“I got my trophy and put it on a brochure,” he said. “I went to ICAS—the International Council of Air Shows—and said, ‘OK, I have a trophy; I’m good enough.’ That’s when I started seriously committing to being a full-time air show flyer.”
In those days, Tucker performed in more than 30 air shows a year.
“I wasn’t sponsored, and it took that much to make it pay for itself when I was still crop-dusting full time,” he said.
The first sponsorship Tucker obtained was from Lycoming, which agreed to be his engine sponsor.
“It really helped when I started getting a free engine every year, instead of spending $35,000 building one,” he said. “I had only been on the air show circuit for three or four years when I got my first national sponsorship; that’s a short amount of time.”
The sponsorship of Randolph Sunglasses of about $150,000 allowed him to support his family.
“I could be a full-time professional,” he said. “I could keep striving to perfection, to learning this art form. It allowed me to really take a leave of absence from my helicopter company and not be a burden, to where they had to pay my salary.”
Randolph Sunglasses sponsored him for a couple of years, followed by MCI.
“MCI came along, and that was $350,000, and then it got up to $650,000,” he recalled. “I was with them for four years.”
Tucker said the timing couldn’t have been better for his next sponsor, Oracle Corporation.
“I was just finishing up with MCI,” he said. “Oracle had sponsored Wayne Handley, but he had a crash a couple years prior. Larry Ellison still wanted to do something in the air show business. He’s a pilot and he really liked it. He had his pilot contact me. He said, ‘Send me a one-page proposal.’ I did, and he said, ‘I want to do it.’ That’s how it all started, and we haven’t looked back since.”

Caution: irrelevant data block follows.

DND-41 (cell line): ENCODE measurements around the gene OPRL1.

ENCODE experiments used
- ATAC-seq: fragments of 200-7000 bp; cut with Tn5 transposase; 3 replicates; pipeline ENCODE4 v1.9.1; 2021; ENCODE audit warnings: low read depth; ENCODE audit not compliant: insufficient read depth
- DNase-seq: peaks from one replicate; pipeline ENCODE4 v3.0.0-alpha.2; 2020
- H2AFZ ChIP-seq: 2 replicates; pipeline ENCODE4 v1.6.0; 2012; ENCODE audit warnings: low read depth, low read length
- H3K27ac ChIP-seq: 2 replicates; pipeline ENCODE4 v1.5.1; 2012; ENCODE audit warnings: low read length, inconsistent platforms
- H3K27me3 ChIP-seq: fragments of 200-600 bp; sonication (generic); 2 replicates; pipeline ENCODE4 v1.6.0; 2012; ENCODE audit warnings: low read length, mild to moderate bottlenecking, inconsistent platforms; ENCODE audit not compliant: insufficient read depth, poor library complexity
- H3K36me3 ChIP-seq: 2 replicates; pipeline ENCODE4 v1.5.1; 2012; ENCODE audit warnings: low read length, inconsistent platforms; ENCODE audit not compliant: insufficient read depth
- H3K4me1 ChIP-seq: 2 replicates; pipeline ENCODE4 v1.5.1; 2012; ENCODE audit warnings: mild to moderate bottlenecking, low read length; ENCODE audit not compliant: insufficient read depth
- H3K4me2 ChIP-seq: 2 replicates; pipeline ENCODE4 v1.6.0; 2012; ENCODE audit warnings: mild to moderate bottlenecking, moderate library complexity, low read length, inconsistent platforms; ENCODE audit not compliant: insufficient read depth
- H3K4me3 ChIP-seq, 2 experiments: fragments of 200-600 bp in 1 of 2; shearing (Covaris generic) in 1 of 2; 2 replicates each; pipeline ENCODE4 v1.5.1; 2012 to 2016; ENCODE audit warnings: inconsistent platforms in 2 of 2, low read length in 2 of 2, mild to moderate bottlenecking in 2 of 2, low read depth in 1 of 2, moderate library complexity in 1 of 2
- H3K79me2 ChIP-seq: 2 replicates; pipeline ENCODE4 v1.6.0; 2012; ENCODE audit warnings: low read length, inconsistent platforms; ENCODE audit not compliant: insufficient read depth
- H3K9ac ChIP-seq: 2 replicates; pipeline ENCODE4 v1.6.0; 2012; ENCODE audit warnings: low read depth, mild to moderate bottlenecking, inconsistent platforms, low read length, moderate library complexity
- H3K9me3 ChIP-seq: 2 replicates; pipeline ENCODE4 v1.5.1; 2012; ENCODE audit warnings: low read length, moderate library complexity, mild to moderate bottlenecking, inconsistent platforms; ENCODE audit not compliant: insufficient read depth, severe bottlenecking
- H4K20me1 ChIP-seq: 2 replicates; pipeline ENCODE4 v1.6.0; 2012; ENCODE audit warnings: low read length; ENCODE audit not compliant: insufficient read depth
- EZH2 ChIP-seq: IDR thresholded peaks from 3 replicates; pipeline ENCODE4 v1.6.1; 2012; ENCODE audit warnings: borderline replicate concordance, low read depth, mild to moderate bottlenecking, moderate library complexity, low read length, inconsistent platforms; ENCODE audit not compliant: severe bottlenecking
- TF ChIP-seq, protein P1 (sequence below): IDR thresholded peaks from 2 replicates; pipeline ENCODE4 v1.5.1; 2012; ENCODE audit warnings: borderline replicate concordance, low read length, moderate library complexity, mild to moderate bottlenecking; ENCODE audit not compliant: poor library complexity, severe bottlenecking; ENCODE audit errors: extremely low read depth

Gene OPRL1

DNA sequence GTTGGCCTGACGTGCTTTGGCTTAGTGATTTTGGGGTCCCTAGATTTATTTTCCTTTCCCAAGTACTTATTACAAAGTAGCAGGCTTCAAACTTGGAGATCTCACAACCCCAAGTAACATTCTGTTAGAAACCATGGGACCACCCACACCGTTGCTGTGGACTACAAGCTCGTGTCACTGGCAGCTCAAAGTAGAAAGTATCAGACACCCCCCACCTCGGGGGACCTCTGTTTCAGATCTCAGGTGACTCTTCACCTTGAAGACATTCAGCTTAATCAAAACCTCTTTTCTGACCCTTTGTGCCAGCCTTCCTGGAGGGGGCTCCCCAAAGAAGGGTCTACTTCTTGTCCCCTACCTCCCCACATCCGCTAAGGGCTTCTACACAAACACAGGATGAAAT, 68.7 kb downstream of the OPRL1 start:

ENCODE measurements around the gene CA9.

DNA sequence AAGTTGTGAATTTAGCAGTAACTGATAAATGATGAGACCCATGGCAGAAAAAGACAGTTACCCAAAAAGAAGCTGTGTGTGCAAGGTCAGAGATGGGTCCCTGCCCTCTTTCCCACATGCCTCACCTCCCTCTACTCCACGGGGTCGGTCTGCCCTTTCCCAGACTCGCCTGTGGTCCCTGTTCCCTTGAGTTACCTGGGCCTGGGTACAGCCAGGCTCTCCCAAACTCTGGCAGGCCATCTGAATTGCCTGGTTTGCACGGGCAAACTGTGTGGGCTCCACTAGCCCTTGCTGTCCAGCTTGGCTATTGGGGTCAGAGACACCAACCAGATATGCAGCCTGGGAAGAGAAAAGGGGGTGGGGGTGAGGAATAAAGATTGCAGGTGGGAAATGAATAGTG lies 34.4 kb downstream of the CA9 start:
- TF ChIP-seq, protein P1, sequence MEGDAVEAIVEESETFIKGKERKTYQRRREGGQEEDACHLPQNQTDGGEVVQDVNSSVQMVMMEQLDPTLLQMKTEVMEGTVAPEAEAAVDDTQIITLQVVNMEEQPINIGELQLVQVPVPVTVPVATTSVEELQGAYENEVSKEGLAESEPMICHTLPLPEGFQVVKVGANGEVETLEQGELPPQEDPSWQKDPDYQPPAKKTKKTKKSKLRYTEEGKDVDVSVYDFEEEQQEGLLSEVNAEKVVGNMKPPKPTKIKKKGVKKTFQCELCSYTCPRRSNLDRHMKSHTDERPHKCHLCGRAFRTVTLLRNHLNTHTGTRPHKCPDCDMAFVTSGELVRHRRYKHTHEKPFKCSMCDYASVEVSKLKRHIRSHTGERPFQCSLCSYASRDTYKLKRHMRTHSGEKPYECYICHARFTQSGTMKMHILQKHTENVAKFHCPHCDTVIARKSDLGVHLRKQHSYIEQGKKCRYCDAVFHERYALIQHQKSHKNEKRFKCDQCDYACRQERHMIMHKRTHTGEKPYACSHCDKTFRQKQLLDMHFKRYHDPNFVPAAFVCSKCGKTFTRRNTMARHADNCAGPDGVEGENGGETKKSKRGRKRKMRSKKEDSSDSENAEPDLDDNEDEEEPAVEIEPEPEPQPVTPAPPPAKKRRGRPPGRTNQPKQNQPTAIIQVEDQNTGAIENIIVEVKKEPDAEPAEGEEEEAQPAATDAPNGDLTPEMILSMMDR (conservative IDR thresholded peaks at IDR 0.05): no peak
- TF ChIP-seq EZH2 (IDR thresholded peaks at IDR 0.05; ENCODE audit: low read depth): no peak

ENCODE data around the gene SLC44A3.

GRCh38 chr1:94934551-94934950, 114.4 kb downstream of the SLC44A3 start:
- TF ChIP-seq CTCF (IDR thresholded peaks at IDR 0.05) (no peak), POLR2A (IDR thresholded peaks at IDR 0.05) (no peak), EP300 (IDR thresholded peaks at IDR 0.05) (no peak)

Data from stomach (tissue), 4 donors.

In 1992, Tucker became the first aerobatic performer to receive the Art Scholl Memorial Showmanship Award and the Bill Barber Award for Air Show Showmanship—the two most prestigious awards in the air show industry—in the same year. Four years later, in 1996, he bought an aircraft he would fly for the next 10 years.
His awards in that decade included the 1997 General Aviation News and Flyer Reader’s Choice Award for Best Male Performer; Undefeated Champion of the Championship Airshow Pilots Association Challenge, 1998-2001; International Council of Airshows Sword of Excellence and World Airshow Federation Champion, 2000; and induction into the USAF Gathering of Eagles, 2001. In 2003, the National Air & Space Smithsonian named him one of the 25 “Living Legends of Flight.”
He explained the process that resulted in the aircraft he flew to stardom: the Oracle Challenger.